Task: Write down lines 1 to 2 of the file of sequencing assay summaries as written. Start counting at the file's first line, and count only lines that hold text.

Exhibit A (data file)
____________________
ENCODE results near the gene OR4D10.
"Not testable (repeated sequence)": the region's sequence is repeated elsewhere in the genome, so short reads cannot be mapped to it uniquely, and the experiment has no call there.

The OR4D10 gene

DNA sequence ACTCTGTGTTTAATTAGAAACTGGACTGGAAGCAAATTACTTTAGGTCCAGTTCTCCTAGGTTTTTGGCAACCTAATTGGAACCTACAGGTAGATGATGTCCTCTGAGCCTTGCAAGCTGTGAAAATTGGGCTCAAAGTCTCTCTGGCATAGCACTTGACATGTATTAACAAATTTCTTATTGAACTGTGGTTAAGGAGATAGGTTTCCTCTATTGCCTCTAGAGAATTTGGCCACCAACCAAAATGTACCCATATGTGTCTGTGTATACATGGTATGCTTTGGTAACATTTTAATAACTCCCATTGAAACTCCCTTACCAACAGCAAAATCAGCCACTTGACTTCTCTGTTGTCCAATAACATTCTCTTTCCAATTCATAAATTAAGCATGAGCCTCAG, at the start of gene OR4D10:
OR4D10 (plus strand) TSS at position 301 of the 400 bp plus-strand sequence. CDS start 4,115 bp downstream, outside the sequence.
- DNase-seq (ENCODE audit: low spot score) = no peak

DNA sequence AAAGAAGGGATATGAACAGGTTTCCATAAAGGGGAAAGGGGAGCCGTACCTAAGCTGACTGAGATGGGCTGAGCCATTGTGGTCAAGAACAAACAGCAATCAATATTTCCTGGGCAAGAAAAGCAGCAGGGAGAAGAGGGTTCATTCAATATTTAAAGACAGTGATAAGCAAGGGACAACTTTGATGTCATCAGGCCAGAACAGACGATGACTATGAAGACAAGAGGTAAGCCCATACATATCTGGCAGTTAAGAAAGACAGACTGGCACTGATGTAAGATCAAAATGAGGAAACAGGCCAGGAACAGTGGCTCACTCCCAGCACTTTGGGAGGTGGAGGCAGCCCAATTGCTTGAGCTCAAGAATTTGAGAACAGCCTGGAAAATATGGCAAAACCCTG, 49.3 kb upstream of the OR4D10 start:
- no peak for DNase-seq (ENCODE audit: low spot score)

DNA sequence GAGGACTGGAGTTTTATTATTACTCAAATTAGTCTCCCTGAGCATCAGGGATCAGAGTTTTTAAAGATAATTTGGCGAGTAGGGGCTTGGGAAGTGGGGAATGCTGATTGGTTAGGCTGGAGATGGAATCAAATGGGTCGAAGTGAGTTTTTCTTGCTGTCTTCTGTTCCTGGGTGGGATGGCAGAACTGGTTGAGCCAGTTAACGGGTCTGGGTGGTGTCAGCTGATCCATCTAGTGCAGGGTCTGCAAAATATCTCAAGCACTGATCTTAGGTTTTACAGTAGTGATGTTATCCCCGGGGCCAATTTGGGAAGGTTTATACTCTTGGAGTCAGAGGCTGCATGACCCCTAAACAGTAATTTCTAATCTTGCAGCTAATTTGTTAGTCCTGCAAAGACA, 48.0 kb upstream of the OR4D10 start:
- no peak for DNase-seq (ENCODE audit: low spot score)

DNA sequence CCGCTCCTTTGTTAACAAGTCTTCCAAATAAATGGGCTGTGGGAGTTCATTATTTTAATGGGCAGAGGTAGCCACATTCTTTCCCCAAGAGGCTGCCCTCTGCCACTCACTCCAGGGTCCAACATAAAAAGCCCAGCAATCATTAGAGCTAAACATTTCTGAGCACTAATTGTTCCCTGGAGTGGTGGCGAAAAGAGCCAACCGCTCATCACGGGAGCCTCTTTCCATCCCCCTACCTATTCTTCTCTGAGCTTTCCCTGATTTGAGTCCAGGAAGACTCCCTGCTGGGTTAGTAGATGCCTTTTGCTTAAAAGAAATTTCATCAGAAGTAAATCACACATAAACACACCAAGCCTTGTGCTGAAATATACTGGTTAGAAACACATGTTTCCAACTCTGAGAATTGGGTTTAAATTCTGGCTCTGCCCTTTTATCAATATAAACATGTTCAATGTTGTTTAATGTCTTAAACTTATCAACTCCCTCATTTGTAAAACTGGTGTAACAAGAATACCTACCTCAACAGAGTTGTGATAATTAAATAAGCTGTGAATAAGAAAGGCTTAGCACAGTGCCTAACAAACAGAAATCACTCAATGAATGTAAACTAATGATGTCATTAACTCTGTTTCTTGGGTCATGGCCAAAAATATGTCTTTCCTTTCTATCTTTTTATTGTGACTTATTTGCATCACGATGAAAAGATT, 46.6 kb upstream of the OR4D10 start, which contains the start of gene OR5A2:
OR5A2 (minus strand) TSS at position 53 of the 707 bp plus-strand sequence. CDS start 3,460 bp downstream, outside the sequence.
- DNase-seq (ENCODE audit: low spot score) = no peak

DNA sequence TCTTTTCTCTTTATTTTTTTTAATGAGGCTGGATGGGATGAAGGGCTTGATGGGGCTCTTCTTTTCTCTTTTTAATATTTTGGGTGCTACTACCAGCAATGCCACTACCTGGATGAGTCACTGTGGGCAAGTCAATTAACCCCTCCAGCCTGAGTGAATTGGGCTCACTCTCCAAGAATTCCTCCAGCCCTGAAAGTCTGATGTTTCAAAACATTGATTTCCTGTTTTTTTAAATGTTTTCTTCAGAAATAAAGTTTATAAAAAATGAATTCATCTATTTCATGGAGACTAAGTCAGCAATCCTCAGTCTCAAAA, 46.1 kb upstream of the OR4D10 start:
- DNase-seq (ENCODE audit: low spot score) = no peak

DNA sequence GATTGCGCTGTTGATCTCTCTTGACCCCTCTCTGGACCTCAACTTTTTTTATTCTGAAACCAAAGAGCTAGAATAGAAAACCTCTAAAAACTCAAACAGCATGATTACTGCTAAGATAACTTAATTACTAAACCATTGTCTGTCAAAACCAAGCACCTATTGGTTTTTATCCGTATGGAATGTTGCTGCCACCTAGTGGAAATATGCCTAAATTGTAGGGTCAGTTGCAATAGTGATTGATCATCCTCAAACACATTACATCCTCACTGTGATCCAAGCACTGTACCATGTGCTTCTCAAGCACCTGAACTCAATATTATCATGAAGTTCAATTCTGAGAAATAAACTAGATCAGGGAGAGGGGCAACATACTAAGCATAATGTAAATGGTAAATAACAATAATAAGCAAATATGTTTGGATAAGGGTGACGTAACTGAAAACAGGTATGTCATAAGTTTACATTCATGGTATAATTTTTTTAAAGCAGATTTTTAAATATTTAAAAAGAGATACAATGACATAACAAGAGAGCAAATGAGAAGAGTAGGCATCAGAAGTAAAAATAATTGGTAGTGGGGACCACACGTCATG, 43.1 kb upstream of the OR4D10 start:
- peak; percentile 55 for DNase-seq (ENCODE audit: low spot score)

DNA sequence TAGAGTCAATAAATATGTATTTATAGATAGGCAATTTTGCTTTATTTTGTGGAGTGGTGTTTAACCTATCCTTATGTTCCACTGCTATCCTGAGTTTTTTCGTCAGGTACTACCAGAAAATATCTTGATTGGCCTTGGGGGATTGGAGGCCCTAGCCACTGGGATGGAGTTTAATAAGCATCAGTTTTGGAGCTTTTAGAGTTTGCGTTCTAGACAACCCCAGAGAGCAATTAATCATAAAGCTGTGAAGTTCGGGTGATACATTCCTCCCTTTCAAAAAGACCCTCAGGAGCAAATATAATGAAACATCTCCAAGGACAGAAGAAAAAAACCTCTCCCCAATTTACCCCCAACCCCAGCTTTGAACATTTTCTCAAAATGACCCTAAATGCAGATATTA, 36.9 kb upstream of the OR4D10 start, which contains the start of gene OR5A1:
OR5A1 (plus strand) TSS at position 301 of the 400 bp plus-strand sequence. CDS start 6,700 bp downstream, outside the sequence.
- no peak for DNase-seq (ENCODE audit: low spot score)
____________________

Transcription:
ENCODE results near the gene OR4D10.
"Not testable (repeated sequence)": the region's sequence is repeated elsewhere in the genome, so short reads cannot be mapped to it uniquely, and the experiment has no call there.